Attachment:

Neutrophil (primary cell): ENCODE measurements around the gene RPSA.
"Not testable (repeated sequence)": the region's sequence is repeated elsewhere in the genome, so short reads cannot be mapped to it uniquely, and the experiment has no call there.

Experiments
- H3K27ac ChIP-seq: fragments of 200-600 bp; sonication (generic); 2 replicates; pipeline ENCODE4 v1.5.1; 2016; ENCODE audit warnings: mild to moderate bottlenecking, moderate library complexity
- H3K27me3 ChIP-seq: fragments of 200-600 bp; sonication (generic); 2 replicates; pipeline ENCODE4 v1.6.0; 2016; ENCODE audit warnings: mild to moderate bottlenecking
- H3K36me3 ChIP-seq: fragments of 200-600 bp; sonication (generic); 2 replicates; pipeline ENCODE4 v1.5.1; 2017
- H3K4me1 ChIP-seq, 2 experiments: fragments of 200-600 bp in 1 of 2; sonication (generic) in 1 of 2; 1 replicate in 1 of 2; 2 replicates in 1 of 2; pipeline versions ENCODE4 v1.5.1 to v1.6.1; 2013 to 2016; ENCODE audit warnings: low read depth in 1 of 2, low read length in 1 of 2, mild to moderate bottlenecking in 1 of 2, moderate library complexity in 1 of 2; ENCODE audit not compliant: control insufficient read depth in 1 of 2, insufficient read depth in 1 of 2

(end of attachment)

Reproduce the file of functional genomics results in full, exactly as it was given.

Neutrophil (primary cell): ENCODE measurements around the gene RPSA.
"Not testable (repeated sequence)": the region's sequence is repeated elsewhere in the genome, so short reads cannot be mapped to it uniquely, and the experiment has no call there.

Experiments
- H3K27ac ChIP-seq: fragments of 200-600 bp; sonication (generic); 2 replicates; pipeline ENCODE4 v1.5.1; 2016; ENCODE audit warnings: mild to moderate bottlenecking, moderate library complexity
- H3K27me3 ChIP-seq: fragments of 200-600 bp; sonication (generic); 2 replicates; pipeline ENCODE4 v1.6.0; 2016; ENCODE audit warnings: mild to moderate bottlenecking
- H3K36me3 ChIP-seq: fragments of 200-600 bp; sonication (generic); 2 replicates; pipeline ENCODE4 v1.5.1; 2017
- H3K4me1 ChIP-seq, 2 experiments: fragments of 200-600 bp in 1 of 2; sonication (generic) in 1 of 2; 1 replicate in 1 of 2; 2 replicates in 1 of 2; pipeline versions ENCODE4 v1.5.1 to v1.6.1; 2013 to 2016; ENCODE audit warnings: low read depth in 1 of 2, low read length in 1 of 2, mild to moderate bottlenecking in 1 of 2, moderate library complexity in 1 of 2; ENCODE audit not compliant: control insufficient read depth in 1 of 2, insufficient read depth in 1 of 2